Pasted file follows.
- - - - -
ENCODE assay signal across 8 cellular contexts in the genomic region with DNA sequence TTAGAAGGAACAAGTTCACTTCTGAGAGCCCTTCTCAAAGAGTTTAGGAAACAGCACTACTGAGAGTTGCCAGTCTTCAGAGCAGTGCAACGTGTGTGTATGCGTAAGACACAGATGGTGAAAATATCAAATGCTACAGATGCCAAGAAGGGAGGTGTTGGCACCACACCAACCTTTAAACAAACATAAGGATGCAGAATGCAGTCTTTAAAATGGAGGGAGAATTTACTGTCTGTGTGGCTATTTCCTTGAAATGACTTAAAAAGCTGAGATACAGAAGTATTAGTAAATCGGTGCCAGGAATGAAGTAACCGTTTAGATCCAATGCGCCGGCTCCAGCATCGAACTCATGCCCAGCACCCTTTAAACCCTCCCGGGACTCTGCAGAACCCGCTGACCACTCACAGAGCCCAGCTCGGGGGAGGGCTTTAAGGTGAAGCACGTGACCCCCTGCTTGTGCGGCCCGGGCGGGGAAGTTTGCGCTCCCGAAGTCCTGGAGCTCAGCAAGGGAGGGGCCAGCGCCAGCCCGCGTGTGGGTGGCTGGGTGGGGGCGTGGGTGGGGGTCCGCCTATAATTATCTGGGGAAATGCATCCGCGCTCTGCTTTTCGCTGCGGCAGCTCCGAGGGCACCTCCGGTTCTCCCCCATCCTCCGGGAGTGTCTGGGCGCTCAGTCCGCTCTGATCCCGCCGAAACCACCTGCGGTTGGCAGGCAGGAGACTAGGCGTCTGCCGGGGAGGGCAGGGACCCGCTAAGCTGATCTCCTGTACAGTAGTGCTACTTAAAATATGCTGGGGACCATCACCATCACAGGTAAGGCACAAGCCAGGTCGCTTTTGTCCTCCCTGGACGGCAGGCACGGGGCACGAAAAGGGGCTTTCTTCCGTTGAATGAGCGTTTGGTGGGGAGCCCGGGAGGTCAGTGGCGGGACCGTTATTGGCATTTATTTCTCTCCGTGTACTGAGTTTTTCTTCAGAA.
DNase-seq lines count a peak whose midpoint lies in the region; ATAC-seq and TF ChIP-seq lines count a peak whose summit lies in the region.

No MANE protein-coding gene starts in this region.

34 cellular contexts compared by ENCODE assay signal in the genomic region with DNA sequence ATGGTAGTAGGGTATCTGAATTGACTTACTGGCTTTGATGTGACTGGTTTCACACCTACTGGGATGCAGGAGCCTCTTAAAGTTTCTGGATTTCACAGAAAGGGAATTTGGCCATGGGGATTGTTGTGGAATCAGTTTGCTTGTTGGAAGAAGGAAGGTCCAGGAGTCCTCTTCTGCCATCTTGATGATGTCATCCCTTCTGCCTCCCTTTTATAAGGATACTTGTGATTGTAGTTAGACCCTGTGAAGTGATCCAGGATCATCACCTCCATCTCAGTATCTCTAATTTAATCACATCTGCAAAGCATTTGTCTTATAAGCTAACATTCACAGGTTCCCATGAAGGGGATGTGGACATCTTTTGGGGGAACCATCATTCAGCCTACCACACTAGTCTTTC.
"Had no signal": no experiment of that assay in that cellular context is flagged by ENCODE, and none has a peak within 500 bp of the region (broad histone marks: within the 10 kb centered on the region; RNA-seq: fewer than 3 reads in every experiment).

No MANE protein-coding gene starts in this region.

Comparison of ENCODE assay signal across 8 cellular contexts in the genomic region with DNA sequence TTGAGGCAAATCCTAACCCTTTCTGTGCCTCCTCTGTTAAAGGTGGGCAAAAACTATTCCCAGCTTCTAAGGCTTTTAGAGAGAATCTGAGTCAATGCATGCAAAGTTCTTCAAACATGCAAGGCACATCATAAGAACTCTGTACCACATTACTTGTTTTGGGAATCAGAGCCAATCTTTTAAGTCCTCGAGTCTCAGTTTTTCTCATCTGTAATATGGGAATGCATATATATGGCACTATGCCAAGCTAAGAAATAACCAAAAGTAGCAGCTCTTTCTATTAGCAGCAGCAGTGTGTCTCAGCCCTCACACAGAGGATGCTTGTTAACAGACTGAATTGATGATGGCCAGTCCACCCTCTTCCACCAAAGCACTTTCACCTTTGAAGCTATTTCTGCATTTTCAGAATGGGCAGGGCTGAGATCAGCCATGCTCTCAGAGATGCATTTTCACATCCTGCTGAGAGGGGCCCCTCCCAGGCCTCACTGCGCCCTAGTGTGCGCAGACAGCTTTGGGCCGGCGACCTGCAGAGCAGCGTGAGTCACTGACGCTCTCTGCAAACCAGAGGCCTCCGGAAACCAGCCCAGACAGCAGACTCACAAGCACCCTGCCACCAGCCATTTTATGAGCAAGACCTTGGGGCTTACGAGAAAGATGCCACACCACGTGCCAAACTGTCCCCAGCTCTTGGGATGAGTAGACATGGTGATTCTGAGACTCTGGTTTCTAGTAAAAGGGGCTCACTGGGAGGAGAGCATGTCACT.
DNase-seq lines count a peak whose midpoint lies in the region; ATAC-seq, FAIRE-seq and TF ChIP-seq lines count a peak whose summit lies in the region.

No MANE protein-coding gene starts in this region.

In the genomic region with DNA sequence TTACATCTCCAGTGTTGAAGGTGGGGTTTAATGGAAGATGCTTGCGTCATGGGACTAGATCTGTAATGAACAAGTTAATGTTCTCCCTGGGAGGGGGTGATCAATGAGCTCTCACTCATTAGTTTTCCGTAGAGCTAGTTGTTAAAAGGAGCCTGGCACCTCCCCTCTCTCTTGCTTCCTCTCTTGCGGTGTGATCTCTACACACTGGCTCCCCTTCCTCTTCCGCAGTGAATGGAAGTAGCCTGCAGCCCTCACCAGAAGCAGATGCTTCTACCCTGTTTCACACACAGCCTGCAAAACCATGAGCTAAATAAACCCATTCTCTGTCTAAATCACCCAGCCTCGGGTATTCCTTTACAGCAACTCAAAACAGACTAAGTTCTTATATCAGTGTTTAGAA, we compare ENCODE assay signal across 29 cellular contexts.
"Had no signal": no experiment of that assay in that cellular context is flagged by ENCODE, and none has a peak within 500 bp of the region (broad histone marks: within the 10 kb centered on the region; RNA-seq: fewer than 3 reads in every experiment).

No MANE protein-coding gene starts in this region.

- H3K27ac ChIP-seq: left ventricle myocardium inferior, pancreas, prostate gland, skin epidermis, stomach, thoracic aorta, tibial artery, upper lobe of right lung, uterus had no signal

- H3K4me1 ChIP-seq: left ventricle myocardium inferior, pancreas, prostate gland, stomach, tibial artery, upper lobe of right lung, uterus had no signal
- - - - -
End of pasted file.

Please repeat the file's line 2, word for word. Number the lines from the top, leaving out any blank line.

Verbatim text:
DNase-seq lines count a peak whose midpoint lies in the region; ATAC-seq and TF ChIP-seq lines count a peak whose summit lies in the region.